BY Jaime-Alexis Fowler | February 28, 2013
Nafis Sadik has been called one of the most powerful women in the world. One of the greatest women’s advocates of the twentieth century, Nafis is an obstetrician, author, mother, and global thought leader who, for decades, has emphasized the importance of sexual and reproductive health and rights as a means to women’s empowerment. She was the first female leader to direct a UN agency as the Executive Director of the UNFPA and is also a former Pathfinder International board member.
A biography of Nafis, Champion of Choice: The Life and Legacy of Women’s Advocate Nafis Sadik by Professor Cathleen Miller, hit bookstands in February 2013. In honor of Pathfinder’s “Women Who Dare” series, we spoke with Nafis to learn more about her career, inspiration, and her take on what being “daring” really means.
You have committed your career to advocating for women. What initially inspired you? Did you consider it ‘daring’ at the time?
In some ways, yes. I wanted to address issues that were taboo—issues like women’s reproductive rights. I’m pleased to say that when I became Executive Director of UNFPA, I had the stage to talk about sexual and reproductive health. And people started listening and paying attention. Occasionally people would advise, “You shouldn’t say this or you shouldn’t say that,” but any discrimination or issue of human rights has to be talked about.
For instance, the issue of abortion. The United Nations didn’t want to talk about it. I put it on the table [at the International Conference on Population and Development] in Cairo in 1994 and said we must address unsafe abortion. There was huge uproar about that. Many top advisors discouraged [discussing abortion], but my view is that we have to talk about it. It’s only when you make an issue public and it becomes socially unacceptable, that you can really make a change.
Have you ever shied away from making a powerful statement for fear of challenging the status quo?
I used to consider whether or not to say things, but unless I speak out, who else is going to point out the difficult issues? I developed an attitude that no matter the issue, if I was in a position to make a difference, I would speak out. Lots of organizations and people would advise me to be careful or not speak out. Even women’s groups would caution me against saying certain things. But we must.
What changes have seen in the global rights landscape during your career?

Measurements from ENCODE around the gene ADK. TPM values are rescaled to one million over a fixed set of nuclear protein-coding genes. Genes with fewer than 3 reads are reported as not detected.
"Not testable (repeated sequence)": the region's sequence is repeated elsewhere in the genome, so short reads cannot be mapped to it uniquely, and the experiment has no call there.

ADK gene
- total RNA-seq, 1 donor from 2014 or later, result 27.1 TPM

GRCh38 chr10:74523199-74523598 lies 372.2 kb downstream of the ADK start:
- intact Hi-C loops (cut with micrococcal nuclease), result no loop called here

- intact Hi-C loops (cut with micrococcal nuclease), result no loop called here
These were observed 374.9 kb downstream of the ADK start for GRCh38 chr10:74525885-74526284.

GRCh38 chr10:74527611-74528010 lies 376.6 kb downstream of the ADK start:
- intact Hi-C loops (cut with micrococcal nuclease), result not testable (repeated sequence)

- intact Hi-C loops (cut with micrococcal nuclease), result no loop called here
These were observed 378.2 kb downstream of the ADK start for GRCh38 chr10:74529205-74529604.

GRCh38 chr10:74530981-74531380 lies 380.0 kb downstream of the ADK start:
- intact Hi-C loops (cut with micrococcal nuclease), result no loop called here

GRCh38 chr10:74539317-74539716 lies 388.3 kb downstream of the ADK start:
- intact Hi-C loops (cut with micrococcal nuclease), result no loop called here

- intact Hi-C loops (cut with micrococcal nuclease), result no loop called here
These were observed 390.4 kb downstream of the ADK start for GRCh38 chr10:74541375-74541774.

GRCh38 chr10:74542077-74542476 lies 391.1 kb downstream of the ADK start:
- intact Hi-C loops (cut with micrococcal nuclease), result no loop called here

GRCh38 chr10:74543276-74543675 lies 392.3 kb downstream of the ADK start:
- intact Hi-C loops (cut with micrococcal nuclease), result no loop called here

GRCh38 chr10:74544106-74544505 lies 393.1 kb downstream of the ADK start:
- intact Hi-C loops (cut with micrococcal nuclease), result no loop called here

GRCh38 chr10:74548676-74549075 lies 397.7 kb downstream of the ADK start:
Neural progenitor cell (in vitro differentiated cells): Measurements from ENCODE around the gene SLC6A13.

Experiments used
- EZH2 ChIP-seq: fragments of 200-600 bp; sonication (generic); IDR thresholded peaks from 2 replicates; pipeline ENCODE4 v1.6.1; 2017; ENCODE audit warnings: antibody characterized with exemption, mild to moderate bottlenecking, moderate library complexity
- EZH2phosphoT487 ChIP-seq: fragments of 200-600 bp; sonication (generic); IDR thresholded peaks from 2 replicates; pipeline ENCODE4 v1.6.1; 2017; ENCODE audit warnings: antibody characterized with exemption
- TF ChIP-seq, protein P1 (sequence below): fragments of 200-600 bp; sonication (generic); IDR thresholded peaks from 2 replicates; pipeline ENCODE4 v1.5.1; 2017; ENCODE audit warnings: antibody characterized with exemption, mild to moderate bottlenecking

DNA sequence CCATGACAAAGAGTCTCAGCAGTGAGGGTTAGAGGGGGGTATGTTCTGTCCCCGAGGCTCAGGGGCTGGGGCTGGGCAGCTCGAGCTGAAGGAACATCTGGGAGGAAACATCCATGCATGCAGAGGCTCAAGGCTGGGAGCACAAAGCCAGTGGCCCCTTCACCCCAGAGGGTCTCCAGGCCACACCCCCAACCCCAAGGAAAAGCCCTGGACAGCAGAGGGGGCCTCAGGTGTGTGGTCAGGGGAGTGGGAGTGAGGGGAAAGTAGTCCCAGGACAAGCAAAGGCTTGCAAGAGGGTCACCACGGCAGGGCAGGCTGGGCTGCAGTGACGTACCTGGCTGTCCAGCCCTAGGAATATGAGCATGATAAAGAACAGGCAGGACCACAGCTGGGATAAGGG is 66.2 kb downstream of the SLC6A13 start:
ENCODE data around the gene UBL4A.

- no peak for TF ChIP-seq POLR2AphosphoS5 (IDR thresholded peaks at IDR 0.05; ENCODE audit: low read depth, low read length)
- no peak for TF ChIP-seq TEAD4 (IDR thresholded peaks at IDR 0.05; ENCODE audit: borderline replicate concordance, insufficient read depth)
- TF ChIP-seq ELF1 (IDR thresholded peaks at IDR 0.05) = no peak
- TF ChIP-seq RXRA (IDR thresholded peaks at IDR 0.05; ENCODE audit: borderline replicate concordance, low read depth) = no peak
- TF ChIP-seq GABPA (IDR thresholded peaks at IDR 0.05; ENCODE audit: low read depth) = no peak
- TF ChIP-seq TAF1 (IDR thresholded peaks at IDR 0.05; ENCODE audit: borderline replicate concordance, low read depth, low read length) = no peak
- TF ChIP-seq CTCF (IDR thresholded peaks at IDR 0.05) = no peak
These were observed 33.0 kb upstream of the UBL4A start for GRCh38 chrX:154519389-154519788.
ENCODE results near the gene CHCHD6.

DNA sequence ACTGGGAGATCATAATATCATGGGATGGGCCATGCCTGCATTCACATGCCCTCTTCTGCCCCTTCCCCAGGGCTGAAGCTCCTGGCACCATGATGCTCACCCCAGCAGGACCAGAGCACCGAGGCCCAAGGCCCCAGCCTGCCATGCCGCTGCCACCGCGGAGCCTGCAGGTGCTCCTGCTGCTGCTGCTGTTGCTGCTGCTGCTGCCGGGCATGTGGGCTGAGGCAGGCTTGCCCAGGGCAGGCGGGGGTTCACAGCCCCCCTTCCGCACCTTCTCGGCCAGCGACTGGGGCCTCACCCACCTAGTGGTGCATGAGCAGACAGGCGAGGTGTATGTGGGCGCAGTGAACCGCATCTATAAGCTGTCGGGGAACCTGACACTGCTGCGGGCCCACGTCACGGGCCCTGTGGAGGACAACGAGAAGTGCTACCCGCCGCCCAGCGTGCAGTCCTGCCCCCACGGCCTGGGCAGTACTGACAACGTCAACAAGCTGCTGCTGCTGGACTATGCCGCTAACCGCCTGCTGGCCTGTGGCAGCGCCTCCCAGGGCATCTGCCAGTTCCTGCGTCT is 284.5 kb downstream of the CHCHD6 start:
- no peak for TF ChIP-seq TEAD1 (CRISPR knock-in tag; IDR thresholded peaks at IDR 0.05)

Many things have happened that you wouldn’t have thought would change. It’s been a gradual process. People are being much more receptive to areas like improving sexual and reproductive health, advocating for women’s education, and fighting gender-based violence. Until the 1980s, these areas were taboo in the United Nations. Even in the 1990s when we did the [International Conference on Population and Development], they used to say, ‘these are political issues,’ but I used to say, ‘they’re also scientific issues, these issues are affecting women’s lives.’
What are some of the biggest challenges you still see in the sexual and reproductive health and rights field?
You have to be courageous and fearless. Not to be intimidated. If you see discrimination or [someone] being oppressed, you must speak out.We’re not making enough progress on sexuality because it’s quite a difficult subject. People don’t want to talk about it. One challenge is getting it on the agenda. Some believe women shouldn’t know anything about their sexuality and that girls should be ignorant or they will become promiscuous. Adolescent education on reproductive rights is so controversial. Of course, many countries are making progress; we must keep at it.
There’s been a backlash on reproductive health and family planning, even in the US. Women are being denied their rights to make decisions. In the states, we were very progressive on abortion, but now that’s getting pushed back. The best way to prevent abortion is to improve access to and information for contraception. But that’s getting scaled back too. We need to work both in developing countries and developed countries. The challenge to these issues are so ingrained, that even if we progress, one always has to be on one’s guard to make sure things don’t get set back again.
Was there ever a time you saw another woman daring to challenge, change, or take on something that inspired you?
[Assistant Secretary General of the United Nations Helvi Sipilä] did the first World Conference on Women in 1974. She had this concept that family planning had a central role to play in women’s empowerment. She was quite fearless. At the conference, some of the women were not in support of family planning, and she said, ‘we must address this, we must support their rights, we must put family planning into this.’ I was quite impressed with her forwardness. She had a very strong influence on me.
If you had one piece of advice for those who want to dare to make a difference for women, what would it be?
You have to be courageous and fearless. Not to be intimidated. If you see discrimination or someone being oppressed, you must speak out. You must do this in a way that’s not too confrontational, but you must have the courage to speak out. You must not worry about what people are going to say. Evidence is the best way to support action. You must have evidence.
This post is part of Pathfinder’s “Women Who Dare” series in celebration of International Women’s Day 2013. Read more stories of daring women and learn how you can take action at www.pathfinder.org/WomenDare.